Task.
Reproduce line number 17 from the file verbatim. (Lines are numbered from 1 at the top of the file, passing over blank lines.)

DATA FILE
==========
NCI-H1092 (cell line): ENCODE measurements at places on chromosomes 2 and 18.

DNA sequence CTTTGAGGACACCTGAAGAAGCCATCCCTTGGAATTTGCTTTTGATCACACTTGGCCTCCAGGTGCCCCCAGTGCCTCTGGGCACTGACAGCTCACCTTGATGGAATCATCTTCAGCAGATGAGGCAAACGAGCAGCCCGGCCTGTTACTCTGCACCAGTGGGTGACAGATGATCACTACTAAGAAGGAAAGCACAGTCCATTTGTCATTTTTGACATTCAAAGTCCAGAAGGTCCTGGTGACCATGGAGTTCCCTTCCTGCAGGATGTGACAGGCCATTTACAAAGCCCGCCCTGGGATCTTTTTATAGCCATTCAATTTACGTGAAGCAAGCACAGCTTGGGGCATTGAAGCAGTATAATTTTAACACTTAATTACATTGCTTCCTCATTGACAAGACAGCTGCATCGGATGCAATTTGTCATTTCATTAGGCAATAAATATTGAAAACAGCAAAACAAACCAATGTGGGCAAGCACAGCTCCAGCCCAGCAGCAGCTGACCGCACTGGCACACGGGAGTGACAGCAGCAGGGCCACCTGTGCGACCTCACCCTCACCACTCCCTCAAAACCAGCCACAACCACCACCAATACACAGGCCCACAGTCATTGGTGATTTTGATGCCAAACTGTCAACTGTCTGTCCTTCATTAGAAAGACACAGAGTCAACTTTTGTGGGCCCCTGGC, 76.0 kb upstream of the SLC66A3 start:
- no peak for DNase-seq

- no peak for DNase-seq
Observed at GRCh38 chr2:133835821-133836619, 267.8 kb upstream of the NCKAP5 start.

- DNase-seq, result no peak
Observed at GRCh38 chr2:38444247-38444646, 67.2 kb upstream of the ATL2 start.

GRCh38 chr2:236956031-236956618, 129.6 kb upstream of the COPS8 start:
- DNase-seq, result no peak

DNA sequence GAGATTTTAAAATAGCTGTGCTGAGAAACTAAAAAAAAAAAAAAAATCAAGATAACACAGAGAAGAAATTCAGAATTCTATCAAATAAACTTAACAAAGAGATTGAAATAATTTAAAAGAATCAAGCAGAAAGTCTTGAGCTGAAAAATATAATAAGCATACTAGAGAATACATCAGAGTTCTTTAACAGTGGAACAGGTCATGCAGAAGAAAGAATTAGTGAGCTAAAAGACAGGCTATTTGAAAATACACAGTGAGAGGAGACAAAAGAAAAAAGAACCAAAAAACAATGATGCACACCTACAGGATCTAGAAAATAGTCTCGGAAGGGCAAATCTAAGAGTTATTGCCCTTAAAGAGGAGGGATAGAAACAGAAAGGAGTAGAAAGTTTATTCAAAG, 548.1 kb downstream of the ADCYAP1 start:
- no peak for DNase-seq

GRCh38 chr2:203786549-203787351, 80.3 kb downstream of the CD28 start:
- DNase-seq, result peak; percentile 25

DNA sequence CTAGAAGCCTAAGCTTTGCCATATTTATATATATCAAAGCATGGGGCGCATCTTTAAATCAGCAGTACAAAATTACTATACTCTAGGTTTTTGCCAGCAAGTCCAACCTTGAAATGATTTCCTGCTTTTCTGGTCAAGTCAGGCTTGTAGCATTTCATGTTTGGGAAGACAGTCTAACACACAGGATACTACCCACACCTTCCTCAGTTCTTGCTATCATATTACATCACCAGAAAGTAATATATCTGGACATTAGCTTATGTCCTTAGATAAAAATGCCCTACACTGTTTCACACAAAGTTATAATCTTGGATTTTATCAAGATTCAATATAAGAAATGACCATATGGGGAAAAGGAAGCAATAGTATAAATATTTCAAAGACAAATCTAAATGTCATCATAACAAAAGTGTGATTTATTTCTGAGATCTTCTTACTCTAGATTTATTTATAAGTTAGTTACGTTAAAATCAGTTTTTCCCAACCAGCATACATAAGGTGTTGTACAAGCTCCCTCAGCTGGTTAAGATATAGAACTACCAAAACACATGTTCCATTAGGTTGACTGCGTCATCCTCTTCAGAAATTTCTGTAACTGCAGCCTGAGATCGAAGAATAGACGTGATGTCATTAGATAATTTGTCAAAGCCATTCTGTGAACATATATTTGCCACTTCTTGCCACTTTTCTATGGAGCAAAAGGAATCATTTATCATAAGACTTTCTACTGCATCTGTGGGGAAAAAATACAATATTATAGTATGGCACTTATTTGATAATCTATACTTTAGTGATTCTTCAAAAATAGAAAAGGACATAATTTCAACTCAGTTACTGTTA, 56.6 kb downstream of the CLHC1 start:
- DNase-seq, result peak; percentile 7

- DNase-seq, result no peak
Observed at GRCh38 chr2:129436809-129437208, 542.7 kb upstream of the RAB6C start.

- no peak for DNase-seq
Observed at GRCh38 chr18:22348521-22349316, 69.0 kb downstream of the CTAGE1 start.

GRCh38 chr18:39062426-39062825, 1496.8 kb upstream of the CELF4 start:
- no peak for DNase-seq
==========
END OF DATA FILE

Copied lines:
Observed at GRCh38 chr2:129436809-129437208, 542.7 kb upstream of the RAB6C start.